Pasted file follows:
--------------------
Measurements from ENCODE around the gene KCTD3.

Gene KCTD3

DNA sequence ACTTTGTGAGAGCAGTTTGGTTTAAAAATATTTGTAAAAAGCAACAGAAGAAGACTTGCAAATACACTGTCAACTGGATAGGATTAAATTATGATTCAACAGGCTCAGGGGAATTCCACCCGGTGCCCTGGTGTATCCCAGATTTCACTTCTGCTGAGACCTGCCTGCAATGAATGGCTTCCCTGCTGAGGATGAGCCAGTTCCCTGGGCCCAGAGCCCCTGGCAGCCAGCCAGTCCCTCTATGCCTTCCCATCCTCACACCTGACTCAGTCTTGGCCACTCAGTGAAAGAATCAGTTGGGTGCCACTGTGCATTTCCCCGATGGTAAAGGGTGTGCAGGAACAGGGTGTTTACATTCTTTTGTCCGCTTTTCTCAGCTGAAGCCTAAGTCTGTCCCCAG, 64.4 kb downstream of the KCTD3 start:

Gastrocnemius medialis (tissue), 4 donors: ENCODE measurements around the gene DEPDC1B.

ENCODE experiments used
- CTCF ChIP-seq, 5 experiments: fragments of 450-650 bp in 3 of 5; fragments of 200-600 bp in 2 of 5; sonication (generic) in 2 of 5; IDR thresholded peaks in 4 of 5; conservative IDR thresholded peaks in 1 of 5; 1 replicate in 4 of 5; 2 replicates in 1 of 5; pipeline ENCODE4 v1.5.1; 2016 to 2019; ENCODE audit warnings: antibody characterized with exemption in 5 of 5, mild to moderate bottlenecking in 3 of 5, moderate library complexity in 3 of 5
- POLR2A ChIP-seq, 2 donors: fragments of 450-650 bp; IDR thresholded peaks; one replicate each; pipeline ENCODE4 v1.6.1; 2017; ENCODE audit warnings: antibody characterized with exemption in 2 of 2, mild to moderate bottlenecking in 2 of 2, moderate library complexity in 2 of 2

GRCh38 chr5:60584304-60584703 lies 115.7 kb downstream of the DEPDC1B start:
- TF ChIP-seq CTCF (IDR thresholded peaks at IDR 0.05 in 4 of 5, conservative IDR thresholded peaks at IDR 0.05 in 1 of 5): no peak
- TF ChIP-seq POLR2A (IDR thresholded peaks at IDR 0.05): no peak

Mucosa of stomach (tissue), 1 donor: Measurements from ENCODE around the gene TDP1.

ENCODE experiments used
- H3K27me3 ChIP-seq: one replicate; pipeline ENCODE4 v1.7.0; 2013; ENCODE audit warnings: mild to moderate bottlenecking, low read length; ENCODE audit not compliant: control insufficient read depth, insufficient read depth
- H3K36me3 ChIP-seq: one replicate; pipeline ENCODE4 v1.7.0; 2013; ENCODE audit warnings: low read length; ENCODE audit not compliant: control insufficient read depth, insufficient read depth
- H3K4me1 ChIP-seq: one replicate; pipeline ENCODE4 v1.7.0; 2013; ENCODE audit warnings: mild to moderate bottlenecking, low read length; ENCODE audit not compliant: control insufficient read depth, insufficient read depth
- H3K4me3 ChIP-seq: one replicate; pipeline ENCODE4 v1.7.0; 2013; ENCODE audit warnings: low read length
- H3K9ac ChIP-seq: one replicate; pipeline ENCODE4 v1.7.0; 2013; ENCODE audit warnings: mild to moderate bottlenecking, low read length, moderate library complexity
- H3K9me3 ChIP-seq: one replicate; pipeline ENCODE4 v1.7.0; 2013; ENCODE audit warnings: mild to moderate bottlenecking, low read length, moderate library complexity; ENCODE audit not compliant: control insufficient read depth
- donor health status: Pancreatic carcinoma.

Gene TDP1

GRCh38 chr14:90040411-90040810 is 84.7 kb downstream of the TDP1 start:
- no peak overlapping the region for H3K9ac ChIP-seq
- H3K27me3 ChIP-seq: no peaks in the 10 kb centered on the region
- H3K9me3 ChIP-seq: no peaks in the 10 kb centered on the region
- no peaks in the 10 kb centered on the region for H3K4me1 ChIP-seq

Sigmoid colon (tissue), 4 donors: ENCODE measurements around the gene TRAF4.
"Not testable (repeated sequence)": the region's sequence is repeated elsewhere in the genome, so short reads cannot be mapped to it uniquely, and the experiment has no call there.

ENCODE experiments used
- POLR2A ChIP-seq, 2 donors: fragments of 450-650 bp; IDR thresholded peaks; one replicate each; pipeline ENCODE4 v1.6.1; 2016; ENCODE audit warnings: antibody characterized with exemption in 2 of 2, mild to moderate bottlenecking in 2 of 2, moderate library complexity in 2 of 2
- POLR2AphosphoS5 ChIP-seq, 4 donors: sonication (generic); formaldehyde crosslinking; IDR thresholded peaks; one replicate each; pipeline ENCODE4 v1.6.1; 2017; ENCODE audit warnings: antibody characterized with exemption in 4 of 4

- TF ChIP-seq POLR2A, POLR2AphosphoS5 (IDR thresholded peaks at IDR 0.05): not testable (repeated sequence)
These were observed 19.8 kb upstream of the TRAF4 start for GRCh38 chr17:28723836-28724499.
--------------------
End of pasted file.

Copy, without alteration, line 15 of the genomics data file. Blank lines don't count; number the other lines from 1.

- H3K4me1 ChIP-seq: one replicate; pipeline ENCODE4 v1.7.0; 2013; ENCODE audit warnings: mild to moderate bottlenecking, low read length; ENCODE audit not compliant: control insufficient read depth, insufficient read depth